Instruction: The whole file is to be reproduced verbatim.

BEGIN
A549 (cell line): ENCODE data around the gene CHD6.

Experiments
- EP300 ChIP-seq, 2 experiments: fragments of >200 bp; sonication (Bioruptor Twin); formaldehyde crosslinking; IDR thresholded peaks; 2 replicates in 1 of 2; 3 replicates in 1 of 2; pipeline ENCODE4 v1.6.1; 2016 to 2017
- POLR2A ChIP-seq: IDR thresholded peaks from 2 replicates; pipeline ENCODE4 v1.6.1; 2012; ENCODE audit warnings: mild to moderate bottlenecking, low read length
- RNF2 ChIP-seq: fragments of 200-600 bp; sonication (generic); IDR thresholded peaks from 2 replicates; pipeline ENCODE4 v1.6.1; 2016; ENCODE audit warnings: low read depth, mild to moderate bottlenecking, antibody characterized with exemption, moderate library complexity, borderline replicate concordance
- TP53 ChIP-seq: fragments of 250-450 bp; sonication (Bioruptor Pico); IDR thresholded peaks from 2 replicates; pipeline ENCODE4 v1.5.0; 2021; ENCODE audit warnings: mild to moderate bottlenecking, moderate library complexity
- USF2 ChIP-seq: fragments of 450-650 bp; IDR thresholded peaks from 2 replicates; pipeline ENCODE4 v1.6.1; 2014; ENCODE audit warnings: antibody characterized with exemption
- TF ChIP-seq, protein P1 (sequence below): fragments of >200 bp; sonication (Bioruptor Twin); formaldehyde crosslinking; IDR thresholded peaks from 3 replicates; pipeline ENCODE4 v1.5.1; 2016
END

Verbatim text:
A549 (cell line): ENCODE data around the gene CHD6.

Experiments
- EP300 ChIP-seq, 2 experiments: fragments of >200 bp; sonication (Bioruptor Twin); formaldehyde crosslinking; IDR thresholded peaks; 2 replicates in 1 of 2; 3 replicates in 1 of 2; pipeline ENCODE4 v1.6.1; 2016 to 2017
- POLR2A ChIP-seq: IDR thresholded peaks from 2 replicates; pipeline ENCODE4 v1.6.1; 2012; ENCODE audit warnings: mild to moderate bottlenecking, low read length
- RNF2 ChIP-seq: fragments of 200-600 bp; sonication (generic); IDR thresholded peaks from 2 replicates; pipeline ENCODE4 v1.6.1; 2016; ENCODE audit warnings: low read depth, mild to moderate bottlenecking, antibody characterized with exemption, moderate library complexity, borderline replicate concordance
- TP53 ChIP-seq: fragments of 250-450 bp; sonication (Bioruptor Pico); IDR thresholded peaks from 2 replicates; pipeline ENCODE4 v1.5.0; 2021; ENCODE audit warnings: mild to moderate bottlenecking, moderate library complexity
- USF2 ChIP-seq: fragments of 450-650 bp; IDR thresholded peaks from 2 replicates; pipeline ENCODE4 v1.6.1; 2014; ENCODE audit warnings: antibody characterized with exemption
- TF ChIP-seq, protein P1 (sequence below): fragments of >200 bp; sonication (Bioruptor Twin); formaldehyde crosslinking; IDR thresholded peaks from 3 replicates; pipeline ENCODE4 v1.5.1; 2016